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Robust peak recognition in intracranial pressure signals.

Scalzo F, Asgari S, Kim S, Bergsneider M, Hu X - Biomed Eng Online (2010)

Bottom Line: While current ICP pulse analysis frameworks offer satisfying results on most of the pulses, we observed that the performance of several of them deteriorates significantly on abnormal, or simply more challenging pulses.Second, it investigates the effect of incorporating, automatically identified, challenging pulses into the training set of peak recognition models.Experiments on a large dataset of ICP signals, as well as on a representative collection of sampled challenging ICP pulses, demonstrate that both contributions are complementary and significantly improve peak recognition performance in clinical conditions.

View Article: PubMed Central - HTML - PubMed

Affiliation: Department of Neurosurgery, Geffen School of Medicine, Neural Systems and Dynamic Lab, University of California, Los Angeles, CA, USA. fscalzo@mednet.ucla.edu

ABSTRACT

Background: The waveform morphology of intracranial pressure pulses (ICP) is an essential indicator for monitoring, and forecasting critical intracranial and cerebrovascular pathophysiological variations. While current ICP pulse analysis frameworks offer satisfying results on most of the pulses, we observed that the performance of several of them deteriorates significantly on abnormal, or simply more challenging pulses.

Methods: This paper provides two contributions to this problem. First, it introduces MOCAIP++, a generic ICP pulse processing framework that generalizes MOCAIP (Morphological Clustering and Analysis of ICP Pulse). Its strength is to integrate several peak recognition methods to describe ICP morphology, and to exploit different ICP features to improve peak recognition. Second, it investigates the effect of incorporating, automatically identified, challenging pulses into the training set of peak recognition models.

Results: Experiments on a large dataset of ICP signals, as well as on a representative collection of sampled challenging ICP pulses, demonstrate that both contributions are complementary and significantly improve peak recognition performance in clinical conditions.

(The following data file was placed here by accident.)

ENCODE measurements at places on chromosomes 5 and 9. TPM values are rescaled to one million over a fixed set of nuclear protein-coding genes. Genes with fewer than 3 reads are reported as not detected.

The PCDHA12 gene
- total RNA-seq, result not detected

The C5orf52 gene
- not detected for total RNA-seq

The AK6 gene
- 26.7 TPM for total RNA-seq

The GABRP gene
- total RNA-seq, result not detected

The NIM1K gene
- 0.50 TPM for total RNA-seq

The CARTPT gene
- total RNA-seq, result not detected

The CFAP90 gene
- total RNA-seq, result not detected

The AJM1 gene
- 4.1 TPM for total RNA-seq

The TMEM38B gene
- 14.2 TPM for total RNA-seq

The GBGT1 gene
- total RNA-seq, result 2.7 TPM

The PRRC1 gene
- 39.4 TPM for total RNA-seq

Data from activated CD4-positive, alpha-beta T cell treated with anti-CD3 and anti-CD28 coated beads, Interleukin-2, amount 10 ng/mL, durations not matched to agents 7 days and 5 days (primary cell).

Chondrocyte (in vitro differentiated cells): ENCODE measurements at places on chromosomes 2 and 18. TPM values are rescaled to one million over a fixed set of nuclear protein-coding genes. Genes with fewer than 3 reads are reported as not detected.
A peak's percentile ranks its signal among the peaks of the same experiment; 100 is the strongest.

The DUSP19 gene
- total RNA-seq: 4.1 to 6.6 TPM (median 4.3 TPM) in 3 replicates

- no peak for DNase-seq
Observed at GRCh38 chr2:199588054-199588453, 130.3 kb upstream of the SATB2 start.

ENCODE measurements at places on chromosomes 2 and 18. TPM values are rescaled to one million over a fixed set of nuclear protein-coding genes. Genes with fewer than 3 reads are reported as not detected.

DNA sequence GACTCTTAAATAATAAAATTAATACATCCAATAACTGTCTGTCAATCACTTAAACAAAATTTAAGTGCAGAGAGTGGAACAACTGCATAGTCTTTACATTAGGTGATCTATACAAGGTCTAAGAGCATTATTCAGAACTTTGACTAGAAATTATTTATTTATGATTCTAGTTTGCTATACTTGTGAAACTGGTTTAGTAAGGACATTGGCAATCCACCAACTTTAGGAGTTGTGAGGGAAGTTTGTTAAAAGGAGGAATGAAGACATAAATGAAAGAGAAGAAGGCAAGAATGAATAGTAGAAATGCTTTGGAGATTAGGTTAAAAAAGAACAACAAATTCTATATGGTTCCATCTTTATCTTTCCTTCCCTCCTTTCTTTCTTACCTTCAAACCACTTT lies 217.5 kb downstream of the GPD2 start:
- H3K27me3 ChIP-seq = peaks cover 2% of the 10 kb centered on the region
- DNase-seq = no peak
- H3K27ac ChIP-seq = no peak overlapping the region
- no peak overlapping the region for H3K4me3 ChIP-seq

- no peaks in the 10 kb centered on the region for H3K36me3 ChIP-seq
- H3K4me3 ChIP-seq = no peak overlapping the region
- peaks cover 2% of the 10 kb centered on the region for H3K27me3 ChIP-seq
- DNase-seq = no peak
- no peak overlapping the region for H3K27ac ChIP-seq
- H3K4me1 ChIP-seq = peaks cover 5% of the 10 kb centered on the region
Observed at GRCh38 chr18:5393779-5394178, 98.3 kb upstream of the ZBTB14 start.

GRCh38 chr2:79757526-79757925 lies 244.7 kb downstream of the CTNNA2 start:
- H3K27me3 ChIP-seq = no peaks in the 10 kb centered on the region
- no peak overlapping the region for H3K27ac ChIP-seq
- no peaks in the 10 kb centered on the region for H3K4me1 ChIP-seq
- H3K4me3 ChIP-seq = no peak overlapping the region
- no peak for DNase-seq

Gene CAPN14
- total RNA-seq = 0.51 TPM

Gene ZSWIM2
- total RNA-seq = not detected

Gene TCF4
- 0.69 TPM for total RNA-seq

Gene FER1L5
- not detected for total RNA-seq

Conclusion: The proposed framework allows to extract more reliable statistics about the ICP waveform morphology on challenging pulses to investigate the predictive power of these pulses on the condition of the patient.

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Illustration of two ICP pulses (the actual position of the peak is depicted in green, MOCAIP prediction in black). On the left, an ICP dominant pulse is correctly annotated with the position of the three peaks. On the right, the automatic annotation failed to correctly recognized the third peak because of the uncommon shape of the pulse. This pulse is considered as a challenging one in our study.
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Figure 1: Illustration of two ICP pulses (the actual position of the peak is depicted in green, MOCAIP prediction in black). On the left, an ICP dominant pulse is correctly annotated with the position of the three peaks. On the right, the automatic annotation failed to correctly recognized the third peak because of the uncommon shape of the pulse. This pulse is considered as a challenging one in our study.

Mentions: The extraction of morphological features is essential to monitor and to understand ICP in an automatic fashion with the ultimate goal of improving the treatment of pathophysiological intracranial and cerebrovascular conditions. Although ICP pulses are typically triphasic [8] (i.e. three peaks), their shape can exhibit irregular variations such that some peaks may be missing. The recognition of these top peaks is a challenging task that has recently drawn special attention from different research groups. Several algorithms have been developed to detect the first peak [12], and to recognize the three peaks of ICP pulses [13-17]. Existing methods can be divided into two categories depending if they work offline, like Morphologram [14], or online, like MOCAIP [13,15] (Morphological Clustering and Analysis of ICP Pulse). These techniques offer a satisfactory accuracy to recognize the peaks in general cases. However our recent observations show that their performance deteriorates significantly when the pulses exhibit abnormalities or are simply more challenging (a pulse is considered to be challenging if any of its peaks fails to be correctly designated by the baseline MOCAIP algorithm [15], see Figure 1). Such ICP pulses are of particular interest because we suspect that they might hold essential predictive information about the patient condition.